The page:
- Support NDN
A Record Backlog in Immigration Courts
Ezra Klein of the Washington Post featured Suzie Kim of Mother Jones in an article up HERE, which shows:
As President Obama has increased the number of deportations of immigrants, his administration has not increased the number of federal judges that can actually process the legal removal of immigrants from the country.
On President Obama's increase in enforcement Kim notes:
Obama has devoted nearly all his efforts on immigration to ramped up enforcement, and his administration is on track to deport a record number of illegal immigrants. The Immigration and Customs Enforcement agency expects the number of deportations to increase by 10 percent above Bush's 2008 total -- and 25 percent above the 2007 total.
A chart provided within the article shows that there has been a clear increase in number deportations:
So while the President has ramped up deportations as of yet there has been no complimentary increase in the number of judges that can process these increased numbers of deportation.
Obama's Justice Department has also failed to fill an eyebrow-raising number of judicial vacancies in immigration courts. As of March, one out of every six positions remained unfilled, the Center for Investigative Reporting notes. At the time, the agency had promised to hire 47 judges by Sept. 30, but only five new immigration judges have been sworn in thus far. (The empty slots are also a reminder of the glaring number of judicial vacancies that have yet to be filled in the federal courts as well.)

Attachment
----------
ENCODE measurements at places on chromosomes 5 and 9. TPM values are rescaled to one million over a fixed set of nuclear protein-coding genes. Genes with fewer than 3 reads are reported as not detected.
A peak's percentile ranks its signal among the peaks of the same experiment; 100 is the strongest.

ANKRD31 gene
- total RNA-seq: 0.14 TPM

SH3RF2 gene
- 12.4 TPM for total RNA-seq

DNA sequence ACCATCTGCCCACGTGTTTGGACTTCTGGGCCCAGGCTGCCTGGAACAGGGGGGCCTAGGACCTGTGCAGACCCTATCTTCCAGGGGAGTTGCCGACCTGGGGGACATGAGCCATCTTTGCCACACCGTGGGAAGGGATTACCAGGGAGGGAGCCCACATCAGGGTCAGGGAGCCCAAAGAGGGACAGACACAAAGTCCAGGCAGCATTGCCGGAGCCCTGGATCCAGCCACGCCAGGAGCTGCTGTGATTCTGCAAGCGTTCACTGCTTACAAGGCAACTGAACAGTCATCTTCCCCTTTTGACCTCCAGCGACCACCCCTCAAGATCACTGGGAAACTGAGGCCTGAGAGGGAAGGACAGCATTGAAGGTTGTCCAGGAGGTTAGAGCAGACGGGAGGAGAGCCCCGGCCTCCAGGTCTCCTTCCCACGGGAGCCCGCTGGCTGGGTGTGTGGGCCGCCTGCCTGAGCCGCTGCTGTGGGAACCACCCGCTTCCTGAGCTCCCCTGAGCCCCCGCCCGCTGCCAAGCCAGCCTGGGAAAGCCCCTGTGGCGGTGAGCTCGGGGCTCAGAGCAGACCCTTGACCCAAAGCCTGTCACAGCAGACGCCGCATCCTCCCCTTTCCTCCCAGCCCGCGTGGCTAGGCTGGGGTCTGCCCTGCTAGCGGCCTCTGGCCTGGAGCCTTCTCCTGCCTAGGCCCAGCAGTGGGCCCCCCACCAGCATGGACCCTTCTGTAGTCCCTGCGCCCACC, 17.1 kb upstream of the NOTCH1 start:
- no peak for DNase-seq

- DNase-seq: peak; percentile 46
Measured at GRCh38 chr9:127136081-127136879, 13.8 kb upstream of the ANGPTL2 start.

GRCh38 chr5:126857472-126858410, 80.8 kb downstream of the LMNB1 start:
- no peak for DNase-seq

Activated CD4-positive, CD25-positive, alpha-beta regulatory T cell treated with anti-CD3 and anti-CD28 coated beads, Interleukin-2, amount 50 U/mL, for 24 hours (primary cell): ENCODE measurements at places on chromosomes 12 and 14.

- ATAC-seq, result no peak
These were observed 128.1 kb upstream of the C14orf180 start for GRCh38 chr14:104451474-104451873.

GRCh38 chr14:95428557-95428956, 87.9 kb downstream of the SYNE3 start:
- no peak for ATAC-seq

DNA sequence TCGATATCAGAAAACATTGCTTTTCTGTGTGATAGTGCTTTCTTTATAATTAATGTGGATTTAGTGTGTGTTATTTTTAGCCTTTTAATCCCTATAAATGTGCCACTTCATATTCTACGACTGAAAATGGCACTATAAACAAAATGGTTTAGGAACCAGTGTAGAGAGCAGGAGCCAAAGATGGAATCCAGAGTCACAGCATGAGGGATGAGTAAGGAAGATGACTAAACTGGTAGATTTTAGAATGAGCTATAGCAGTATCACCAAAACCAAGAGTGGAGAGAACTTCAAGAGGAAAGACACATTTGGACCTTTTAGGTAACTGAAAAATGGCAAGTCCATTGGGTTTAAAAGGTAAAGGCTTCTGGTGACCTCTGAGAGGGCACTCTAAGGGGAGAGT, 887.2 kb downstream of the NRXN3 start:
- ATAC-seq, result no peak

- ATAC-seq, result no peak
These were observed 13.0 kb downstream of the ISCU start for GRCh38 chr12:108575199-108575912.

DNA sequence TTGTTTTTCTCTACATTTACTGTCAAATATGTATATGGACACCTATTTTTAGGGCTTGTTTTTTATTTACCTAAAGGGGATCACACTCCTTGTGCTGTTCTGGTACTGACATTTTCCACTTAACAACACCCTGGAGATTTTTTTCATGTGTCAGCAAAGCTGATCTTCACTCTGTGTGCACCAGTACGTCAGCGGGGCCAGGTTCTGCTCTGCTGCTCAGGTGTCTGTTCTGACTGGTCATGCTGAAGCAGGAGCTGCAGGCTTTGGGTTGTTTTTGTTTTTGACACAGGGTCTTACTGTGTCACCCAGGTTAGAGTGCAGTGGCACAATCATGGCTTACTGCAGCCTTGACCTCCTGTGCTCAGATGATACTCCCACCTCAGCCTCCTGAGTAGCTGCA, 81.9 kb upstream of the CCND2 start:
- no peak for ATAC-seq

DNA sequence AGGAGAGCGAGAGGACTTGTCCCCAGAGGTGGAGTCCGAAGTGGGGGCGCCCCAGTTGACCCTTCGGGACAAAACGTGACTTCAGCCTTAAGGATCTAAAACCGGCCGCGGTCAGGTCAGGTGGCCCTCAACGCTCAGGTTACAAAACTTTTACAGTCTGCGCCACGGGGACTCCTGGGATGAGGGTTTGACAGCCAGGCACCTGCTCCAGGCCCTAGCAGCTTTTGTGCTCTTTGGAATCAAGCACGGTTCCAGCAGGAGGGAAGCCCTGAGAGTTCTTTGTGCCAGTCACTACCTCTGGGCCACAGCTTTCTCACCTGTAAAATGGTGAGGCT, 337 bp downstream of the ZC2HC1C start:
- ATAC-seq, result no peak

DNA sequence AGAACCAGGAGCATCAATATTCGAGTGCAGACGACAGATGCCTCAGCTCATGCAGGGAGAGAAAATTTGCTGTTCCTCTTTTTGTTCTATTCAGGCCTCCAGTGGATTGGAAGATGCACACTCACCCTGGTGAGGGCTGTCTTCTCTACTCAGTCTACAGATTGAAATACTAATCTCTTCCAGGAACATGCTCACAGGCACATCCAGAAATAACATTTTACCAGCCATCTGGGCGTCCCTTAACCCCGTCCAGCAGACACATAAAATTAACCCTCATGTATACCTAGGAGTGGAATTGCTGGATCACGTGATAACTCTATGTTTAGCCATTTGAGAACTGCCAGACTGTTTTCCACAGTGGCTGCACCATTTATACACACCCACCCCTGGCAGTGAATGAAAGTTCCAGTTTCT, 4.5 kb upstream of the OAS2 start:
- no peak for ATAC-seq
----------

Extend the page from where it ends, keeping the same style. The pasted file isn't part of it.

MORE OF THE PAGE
The slowness of the administration to fill judicial vacancies is creating major problems:
The Center for Investigative Reporting explains: There were nearly 248,000 cases pending by the middle of June this year, a whopping 33 percent higher than where the figure stood at the end of fiscal year 2008. … TRAC also found that the average length of time it’s taken to conclude immigration cases during 2010 reached 459 days, a number higher than any year since at least 1998. By state, California remains the leader in average wait times with more than 640 days. One hearing location in San Diego posted an extraordinary average wait time of nearly 1,300 days, or to put it another way, more than three years.
Enforcement only measures are useless unless the infrastructure to process immigration both in and out of the country is changed.
If politicians are serious about solving the current immigration problems facing this country, they will have to look beyond merely throwing money at border enforcement and get serious about creating a process not just for deporting immigrants, but also allows those that want to come to work, do so legally.